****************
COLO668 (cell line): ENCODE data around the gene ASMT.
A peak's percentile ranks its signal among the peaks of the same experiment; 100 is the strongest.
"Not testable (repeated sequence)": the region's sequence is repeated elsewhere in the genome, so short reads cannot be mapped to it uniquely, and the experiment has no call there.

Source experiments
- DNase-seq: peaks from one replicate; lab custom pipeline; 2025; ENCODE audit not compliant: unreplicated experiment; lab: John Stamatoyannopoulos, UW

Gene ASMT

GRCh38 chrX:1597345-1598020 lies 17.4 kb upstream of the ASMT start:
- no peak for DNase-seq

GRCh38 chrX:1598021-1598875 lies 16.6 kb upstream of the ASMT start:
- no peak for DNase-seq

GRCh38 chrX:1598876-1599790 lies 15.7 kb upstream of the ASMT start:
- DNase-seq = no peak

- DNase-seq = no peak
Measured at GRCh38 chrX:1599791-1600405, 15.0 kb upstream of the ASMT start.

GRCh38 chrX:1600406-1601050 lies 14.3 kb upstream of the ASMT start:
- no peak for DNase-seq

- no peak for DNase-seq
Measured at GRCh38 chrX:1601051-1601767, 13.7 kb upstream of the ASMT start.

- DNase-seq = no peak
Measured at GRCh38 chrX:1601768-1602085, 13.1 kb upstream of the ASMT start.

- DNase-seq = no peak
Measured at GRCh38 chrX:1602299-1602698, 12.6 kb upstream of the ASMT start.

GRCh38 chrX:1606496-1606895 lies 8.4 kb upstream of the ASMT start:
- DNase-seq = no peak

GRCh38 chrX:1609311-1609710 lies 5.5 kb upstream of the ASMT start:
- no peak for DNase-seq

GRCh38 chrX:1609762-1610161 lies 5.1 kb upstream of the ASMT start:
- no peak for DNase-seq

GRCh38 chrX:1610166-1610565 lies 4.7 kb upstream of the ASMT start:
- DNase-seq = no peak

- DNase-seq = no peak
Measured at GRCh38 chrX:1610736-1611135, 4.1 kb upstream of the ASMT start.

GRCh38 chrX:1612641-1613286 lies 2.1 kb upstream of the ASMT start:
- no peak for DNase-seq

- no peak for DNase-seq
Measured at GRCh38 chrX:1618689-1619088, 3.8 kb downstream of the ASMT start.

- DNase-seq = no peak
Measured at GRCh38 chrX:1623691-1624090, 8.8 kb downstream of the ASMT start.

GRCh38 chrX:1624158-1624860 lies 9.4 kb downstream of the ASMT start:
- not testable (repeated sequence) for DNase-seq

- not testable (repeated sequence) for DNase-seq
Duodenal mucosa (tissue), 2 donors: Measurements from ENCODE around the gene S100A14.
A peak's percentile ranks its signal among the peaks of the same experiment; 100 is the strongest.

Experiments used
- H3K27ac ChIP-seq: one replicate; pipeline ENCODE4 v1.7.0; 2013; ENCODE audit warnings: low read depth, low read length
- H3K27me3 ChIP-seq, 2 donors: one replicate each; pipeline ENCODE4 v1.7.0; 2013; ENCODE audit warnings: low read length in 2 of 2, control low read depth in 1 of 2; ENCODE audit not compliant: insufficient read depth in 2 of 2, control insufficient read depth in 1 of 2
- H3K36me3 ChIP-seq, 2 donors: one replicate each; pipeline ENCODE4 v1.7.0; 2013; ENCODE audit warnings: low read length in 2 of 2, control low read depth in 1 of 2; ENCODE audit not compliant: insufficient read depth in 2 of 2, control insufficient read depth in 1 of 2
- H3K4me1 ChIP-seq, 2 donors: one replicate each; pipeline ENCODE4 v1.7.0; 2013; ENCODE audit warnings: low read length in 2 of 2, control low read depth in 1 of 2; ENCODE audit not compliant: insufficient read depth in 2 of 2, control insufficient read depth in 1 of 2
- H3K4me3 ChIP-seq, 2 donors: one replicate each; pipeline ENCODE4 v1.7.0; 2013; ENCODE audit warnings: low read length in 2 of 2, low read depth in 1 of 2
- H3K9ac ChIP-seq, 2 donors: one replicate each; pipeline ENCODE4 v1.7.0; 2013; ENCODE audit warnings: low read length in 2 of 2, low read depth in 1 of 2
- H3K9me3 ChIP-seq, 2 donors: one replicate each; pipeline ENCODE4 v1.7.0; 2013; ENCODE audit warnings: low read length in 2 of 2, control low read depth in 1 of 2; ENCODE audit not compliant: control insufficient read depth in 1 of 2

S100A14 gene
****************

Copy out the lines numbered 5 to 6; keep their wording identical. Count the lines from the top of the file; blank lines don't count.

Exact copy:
- DNase-seq: peaks from one replicate; lab custom pipeline; 2025; ENCODE audit not compliant: unreplicated experiment; lab: John Stamatoyannopoulos, UW

Gene ASMT